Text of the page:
7. Oh, so somehow these lenses have magical properties such that alpha particles behave differently than in any other situation. Riiiiiight.
  8. If the viewfinder isn't made of thorium glass, which it won't be, everything bolded is not correct about what you actually are getting. Why? Because alpha particles aren't penetrating the lens barrel to radiate you through the side of the lens and they aren't penetrating through the camera and coming out the back or through the camera and through the eyepiece optics. It's not happening. If alpha particles can't penetrate a piece of paper they aren't passing through multiple layers of metal, plastic and glass.
  9. Now, if only we can get a fear-monger campaign going that convinces people the Iscoramas are radioactive...
  10. Oh, and Thorium 232, if that's in fact what's involved, a single sheet of paper shields you from alpha particle decay, even very energetic alpha particles. Since you aren't holding the lens itself to your eye but you have a camera body and all kinds of materials and surfaces between you and either the rear or front element you're shielded. If it's got front and rear caps on, you're shielded. If it's in a box under your bed, you're shielded. If it's wrapped in paper and tucked under your pillow, you're shielded. Even if it were a different variety of Thorium that gave off beta particles, they're shielded by aluminum, plastic, wood, water, etc. With no reason for bare skin contact with the lens you're almost always in a situation where you're shielded during use, storage or transport.
  11. Look around where you live and work each day. Are your walls white? There's a fair chance you're being irradiated by the titanium in the pigment in the paint, depending on the source. And anything else painted white or with white pigment. Back in the '80s and '90s my dad worked as a chemist. One of his last jobs was as a pigment specialist for this company that, among other things, made an alternative to the titanium-based white pigments used in everything from paint to plastics to food. He came home rattled one night because while the company tried to sell customers their product they still did a lot of color matching formulation for all kinds of products and still did a fair amount of work with titanium and they got a particularly "hot" batch from China that somehow made it through Customs and was sitting on a barge. Nobody knew what to do with it that wasn't going to amount to an international incident. He knew that much of the time the metal had trace amounts of radioactivity but it was within EPA standards. This was apparently closer to nuclear fallout level stuff that only got found out because someone got curious. Who knows how much had already come in like that or would come in like that in the future. I was told not to talk about it with any of my friends at school and we never really talked about it again. I still don't know what happened to the barge full of the stuff but I think about that night every time I stare at a white wall or something made of white plastic. I'm not worried about these lenses.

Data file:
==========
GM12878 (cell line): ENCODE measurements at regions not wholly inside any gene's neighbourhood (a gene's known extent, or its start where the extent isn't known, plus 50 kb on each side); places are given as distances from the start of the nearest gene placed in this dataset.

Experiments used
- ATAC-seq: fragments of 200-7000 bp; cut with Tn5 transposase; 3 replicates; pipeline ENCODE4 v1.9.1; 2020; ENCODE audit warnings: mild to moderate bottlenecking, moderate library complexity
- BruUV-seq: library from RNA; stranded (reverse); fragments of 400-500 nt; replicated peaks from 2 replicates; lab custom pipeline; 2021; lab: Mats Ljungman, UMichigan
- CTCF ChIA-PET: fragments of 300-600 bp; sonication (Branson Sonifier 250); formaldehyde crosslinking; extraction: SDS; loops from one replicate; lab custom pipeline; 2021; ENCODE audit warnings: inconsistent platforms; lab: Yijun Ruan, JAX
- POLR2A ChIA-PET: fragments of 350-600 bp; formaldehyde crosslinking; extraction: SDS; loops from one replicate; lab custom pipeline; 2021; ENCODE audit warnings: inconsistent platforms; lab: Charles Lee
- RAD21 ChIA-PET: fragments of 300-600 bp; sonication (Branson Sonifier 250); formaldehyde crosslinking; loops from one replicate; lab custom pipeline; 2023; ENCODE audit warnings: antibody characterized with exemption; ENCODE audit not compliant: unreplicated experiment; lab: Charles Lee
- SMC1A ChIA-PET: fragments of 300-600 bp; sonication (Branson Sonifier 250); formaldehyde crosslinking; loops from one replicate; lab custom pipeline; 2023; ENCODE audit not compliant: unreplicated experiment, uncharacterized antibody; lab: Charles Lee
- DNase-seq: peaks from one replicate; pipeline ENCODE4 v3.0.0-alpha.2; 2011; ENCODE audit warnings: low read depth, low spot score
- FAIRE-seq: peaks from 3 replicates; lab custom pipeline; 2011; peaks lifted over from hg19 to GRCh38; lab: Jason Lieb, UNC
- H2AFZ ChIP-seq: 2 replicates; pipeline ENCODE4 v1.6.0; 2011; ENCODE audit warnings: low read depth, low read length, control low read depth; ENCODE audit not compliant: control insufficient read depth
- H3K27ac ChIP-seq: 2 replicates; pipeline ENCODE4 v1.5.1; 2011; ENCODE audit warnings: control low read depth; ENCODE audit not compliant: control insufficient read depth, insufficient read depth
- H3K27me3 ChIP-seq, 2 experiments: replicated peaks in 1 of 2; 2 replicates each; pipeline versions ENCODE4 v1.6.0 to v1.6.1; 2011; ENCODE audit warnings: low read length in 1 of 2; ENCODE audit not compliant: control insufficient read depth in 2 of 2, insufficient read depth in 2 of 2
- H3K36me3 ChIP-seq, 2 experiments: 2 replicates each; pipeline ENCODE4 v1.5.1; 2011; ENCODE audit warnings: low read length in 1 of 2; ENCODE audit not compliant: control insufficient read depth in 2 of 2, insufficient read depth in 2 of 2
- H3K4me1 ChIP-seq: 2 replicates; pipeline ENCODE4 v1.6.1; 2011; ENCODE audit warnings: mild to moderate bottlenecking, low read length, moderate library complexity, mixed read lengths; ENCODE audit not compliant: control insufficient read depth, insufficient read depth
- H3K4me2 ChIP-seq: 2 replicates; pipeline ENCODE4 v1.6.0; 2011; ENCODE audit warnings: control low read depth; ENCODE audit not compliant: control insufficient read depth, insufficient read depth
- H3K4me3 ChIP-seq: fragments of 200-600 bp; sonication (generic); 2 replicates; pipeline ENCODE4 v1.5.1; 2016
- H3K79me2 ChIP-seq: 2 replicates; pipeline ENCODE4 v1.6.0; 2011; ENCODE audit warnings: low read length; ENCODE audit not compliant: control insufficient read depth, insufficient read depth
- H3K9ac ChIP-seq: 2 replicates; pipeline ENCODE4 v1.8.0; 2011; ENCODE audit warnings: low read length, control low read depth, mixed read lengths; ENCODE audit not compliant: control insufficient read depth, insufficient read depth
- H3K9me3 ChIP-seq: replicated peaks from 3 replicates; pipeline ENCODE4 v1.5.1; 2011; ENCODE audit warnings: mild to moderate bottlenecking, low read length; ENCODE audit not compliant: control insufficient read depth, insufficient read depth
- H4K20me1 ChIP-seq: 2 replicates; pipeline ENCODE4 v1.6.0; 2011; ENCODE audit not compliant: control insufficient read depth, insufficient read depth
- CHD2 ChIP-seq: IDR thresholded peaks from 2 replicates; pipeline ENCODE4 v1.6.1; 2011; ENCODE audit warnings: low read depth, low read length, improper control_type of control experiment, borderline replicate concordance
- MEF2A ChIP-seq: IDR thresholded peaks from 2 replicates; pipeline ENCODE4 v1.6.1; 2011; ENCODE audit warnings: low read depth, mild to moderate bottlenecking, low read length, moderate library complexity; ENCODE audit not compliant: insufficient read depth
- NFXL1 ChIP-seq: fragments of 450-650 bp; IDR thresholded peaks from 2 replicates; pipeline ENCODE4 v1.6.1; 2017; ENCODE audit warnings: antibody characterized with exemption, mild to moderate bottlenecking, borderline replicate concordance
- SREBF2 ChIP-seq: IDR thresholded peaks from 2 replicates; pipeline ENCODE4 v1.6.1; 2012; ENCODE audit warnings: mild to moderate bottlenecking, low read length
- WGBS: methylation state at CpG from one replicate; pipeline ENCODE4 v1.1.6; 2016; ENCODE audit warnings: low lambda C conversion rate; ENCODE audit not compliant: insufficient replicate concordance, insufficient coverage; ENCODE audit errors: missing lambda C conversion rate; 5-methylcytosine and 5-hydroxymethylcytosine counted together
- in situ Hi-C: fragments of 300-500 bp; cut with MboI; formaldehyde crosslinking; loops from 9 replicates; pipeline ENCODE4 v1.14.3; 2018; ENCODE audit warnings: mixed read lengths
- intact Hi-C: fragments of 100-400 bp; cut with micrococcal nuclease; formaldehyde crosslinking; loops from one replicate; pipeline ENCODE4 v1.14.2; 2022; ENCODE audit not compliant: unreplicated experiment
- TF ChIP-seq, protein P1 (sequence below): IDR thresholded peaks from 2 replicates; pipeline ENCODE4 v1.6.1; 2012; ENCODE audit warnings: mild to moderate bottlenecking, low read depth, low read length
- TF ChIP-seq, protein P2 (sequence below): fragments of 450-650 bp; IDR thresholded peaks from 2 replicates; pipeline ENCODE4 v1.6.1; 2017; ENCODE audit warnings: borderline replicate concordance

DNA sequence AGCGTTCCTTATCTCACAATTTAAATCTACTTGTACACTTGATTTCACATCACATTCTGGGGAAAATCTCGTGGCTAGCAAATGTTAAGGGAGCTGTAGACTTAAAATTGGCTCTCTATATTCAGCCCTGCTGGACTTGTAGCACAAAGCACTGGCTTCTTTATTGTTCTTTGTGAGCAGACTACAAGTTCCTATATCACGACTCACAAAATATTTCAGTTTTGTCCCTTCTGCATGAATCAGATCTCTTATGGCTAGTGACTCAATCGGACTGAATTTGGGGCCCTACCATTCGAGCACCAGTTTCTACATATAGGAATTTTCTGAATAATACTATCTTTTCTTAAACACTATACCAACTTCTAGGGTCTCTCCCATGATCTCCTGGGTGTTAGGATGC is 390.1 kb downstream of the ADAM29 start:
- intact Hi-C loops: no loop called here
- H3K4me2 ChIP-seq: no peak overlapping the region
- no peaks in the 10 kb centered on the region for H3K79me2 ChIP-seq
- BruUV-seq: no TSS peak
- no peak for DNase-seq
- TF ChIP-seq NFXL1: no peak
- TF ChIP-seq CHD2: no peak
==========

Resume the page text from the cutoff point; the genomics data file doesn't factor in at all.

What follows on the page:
12. Yeah, real world shooting will be more forgiving. The Mitakon looks pretty good relative to the Metabones. Being softer isn't necessarily a bad thing in some cases. It's like a focal reducer, stop booster and OLPF all in one!
  13. The only attempt so far, that I can find, of a comprehensive look at these adapters relative to the more expensive MB offerings: http://***URL removed***/forums/thread/3627547#forum-post-53156458 ...of course, charts don't tell the whole story. Just ask the Helios 44.
  14. 35mm would be a general expectation but it's going to depend on the particular camera and the particular lens. For instance, the 20mm LUMIX is rated as compatible for MFT but may or may not work with the GH2, I don't have any specific references to this combo being tested on hand, but I know using the LUMIX 14-42mm zoom I couldn't be wider than 24/25mm without vignette. The 1mm difference between the GH2 and GH3 is magnified once you throw a Speedbooster into the equation. The MFT mount covers a variety of sensor sizes (as does APS-C). Some of them + Speedbooster end up being almost Super35 size while the GH2 + Speedbooster is effectively bigger than Super35. As you increase sensor size and are forced to compensate with longer focal lengths you're still gaining field of view. It becomes, more or less, a wash. 24mm + GH2 + Anamorphot is roughly equivalent to 40mm if you were shooting anamorphic film and so is 35mm + Speedbooster + GH2 + Anamorphot.